EasyJet chief executive Johan Lundgren said the testing requirement should be ditched because if countries have cases under control and have extensive vaccination programmes then “green is green”. 

He said paying for laboratory-based PCR tests would cost “way over and above what the cost is of an average easyJet fare” which would result in only opening up international travel “for people who can afford it”.

He said that would not be “fair” or “right” as he also questioned whether the approach was backed up by science.

His comments came after Mr Johnson said he is “hopeful” of resuming some non-essential foreign travel from May 17th but refused to give a firm commitment to the roadmap date.

Government regulations on testing for those travelling abroad has been widely criticised for adding so much to the cost of holidays. A Lockdown Sceptics reader recently highlighted the additional costs suffered by British travellers to France because of the requirement to have three PCR tests at a minimum of £120 each.

If you want to come back from France to the UK you have to provide a negative PCR test. That costs a very reasonable € 15… in France. 

But on your return to the UK, you have to undergo two more PCR tests, on day two and day five after you arrive. For some mysterious reason, the cheapest tests in the UK are £120(!) each from Boots (and ridiculous amounts more from other providers). Even the Boots “bargain basement” cost adds an outrageous £360 to the total cost of a trip to France, as, of course, you need a PCR test outward bound too!

Lloyds Pharmacy has since undercut Boots’ PCR test cost… by £1.

The Mail’s report is worth reading in full.

Boris: Masks Will be Needed For Another Year

Boris Johnson’s Easter Monday press conference was a depressing affair, with the Prime Minister confirming that vaccine passports will be required to access large-scale events (like football games), warning that social distancing measures will have to remain in place after June 21st and a “traffic light” system will be unveiled on May 17th to determine which foreign countries we’re allowed to go to, if any. MailOnline has more.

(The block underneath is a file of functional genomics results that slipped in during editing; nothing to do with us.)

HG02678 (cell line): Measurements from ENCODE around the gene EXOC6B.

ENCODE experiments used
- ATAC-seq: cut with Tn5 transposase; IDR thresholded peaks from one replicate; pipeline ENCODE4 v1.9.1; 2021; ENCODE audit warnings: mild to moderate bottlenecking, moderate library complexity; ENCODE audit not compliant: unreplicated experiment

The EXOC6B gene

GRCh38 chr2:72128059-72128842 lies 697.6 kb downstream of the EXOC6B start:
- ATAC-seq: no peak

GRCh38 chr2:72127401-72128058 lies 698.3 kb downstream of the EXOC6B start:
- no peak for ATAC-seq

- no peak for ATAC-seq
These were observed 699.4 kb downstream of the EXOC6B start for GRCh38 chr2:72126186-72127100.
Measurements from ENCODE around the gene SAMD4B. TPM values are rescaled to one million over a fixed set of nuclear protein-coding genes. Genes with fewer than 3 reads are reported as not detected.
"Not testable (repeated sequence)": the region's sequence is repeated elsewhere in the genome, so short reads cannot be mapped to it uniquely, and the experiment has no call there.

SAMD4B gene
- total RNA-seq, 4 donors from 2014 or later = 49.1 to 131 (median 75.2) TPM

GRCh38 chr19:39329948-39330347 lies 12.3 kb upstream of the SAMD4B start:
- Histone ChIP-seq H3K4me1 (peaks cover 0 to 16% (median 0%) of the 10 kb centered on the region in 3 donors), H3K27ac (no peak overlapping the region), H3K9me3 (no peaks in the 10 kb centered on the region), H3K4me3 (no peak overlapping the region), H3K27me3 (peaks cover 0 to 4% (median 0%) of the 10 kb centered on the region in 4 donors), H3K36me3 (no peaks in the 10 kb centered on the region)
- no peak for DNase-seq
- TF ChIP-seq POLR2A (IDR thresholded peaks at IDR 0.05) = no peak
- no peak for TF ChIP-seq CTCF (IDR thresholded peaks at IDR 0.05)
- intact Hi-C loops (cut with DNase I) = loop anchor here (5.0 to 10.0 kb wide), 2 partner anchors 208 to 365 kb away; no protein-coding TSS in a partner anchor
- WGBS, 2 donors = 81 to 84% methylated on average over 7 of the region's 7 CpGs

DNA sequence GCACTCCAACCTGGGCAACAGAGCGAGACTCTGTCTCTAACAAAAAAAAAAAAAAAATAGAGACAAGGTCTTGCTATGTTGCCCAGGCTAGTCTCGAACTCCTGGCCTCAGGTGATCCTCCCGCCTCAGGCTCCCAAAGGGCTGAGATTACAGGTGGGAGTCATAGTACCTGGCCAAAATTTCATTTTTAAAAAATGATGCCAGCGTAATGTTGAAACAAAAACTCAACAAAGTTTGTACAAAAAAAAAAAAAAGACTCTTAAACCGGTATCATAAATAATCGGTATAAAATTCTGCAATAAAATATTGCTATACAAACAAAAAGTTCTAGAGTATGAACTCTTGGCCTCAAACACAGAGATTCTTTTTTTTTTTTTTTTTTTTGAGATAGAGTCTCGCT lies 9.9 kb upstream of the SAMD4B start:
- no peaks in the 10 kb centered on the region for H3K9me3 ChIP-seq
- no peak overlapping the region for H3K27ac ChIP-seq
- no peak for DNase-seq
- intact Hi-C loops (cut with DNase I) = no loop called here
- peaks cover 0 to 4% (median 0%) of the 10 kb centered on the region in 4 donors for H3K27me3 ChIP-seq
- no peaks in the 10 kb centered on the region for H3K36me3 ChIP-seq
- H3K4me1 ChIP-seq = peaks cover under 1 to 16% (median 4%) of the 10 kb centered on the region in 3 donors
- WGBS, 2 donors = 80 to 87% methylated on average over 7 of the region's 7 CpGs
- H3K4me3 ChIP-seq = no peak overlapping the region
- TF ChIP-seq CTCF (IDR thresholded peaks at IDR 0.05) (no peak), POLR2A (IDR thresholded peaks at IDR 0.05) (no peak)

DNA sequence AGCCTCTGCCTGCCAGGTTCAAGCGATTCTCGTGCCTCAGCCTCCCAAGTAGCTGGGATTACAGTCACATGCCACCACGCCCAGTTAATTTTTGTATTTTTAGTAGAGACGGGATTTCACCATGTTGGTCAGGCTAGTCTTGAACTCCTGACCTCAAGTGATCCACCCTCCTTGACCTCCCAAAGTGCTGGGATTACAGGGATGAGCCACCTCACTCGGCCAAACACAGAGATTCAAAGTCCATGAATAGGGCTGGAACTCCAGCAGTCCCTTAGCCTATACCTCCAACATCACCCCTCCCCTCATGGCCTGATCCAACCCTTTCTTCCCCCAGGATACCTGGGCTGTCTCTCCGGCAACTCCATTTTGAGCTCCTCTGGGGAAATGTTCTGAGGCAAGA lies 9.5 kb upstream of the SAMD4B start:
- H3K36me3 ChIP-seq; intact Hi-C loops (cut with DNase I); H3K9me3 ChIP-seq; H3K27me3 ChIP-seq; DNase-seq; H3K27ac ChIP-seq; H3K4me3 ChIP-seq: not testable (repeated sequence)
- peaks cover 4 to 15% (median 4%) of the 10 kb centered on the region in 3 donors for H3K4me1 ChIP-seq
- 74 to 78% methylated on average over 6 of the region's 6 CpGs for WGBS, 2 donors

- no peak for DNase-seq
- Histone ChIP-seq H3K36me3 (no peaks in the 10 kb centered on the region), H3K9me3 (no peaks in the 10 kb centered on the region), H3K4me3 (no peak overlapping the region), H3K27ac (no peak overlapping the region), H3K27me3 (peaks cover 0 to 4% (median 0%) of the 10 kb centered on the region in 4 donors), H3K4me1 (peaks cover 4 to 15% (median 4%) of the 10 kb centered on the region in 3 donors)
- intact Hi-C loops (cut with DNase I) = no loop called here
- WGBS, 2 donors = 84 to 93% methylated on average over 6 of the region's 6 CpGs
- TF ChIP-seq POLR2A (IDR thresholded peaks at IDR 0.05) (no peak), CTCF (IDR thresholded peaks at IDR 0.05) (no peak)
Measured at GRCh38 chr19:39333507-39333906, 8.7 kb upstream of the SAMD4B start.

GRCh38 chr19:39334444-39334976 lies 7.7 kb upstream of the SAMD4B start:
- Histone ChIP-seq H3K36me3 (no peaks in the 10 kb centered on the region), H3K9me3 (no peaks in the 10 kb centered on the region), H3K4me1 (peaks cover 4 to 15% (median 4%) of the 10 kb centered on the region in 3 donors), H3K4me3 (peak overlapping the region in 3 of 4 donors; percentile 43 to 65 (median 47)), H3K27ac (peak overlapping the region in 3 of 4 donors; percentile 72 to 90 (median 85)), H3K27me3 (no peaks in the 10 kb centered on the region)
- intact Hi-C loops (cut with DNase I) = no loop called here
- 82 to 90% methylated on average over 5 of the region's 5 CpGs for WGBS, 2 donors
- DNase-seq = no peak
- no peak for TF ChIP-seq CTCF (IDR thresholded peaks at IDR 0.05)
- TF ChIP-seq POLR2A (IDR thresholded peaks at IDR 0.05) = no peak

Boris Johnson laid out a grim vision of coronavirus restrictions stretching into the future tonight amid fears his roadmap is being watered down.

The PM tried to strike a bullish tone saying the country’s hard work is “paying off” as he held an Easter Monday press briefing in Downing Street, confirming that shops can open on April 12th as planned.

Non-essential retail, gyms and hairdressers can get up and running, while bars, restaurants and cafes will be able to serve customers outdoors.

“On Monday 12th, I will be going to the pub myself and cautiously but irreversibly raising a pint of beer to my lips,” Mr Johnson said.

As he struggled to quell rising anxiety about when normal life might resume, he said: “We set out our roadmap and we are sticking with it… We see nothing [in] the present data that makes us think we will have to deviate from that roadmap.”

However, the Government’s SAGE experts and a series of reviews published this afternoon cast serious doubt on the prospects of returning to normal by the June 21st date previously proposed for a full lifting – and Mr Johnson himself seemed to scale back his rhetoric on “freedom day”.

New evidence released by the Government suggested that the relaxation could spark a fourth peak in outbreak.

A paper indicated that “baseline measures”, including some form of social distancing and masks, would need to remain in place until this time next year – while voicing “reasonable confidence” that Covid will be manageable by then.

It said the reopening of pubs, cinemas and indoor hospitality – due to happen on May 17th – could be called into question if vaccine uptake in the under-50s dips below 85%.

Meanwhile, separate updates on a series of reviews gave little more than holding positions – stopping short of confirming that non-essential foreign travel will be allowed from the earliest mooted date of May 17th, with a traffic light system of restrictions due to come into force when the blanket ban lifts.

Mr Johnson said he would not provide a “hostage to fortune” by giving any timeline.

Worth reading in full.

Stop Press: Sir Iain Duncan Smith, the former Conservative leader, has branded Boris’s vision of Britain post-reopening a “hellish demi-lockdown”. He gave the following quotes to the Mail after the Prime Minister’s presser:

We were told the vaccine was the way out, no ifs, no buts. We can see from the data that the vaccine is working better than anyone had hoped, but now the scientists are saying the real issue is variants or a third wave.

They want to keep Project Fear going because they are enjoying the control they have, and ministers have caved in to them.

The result is we are headed for a hellish demi-lockdown, where we have to be tested all the time, carry a vaccine passport everywhere and are under the constant threat of being locked down again.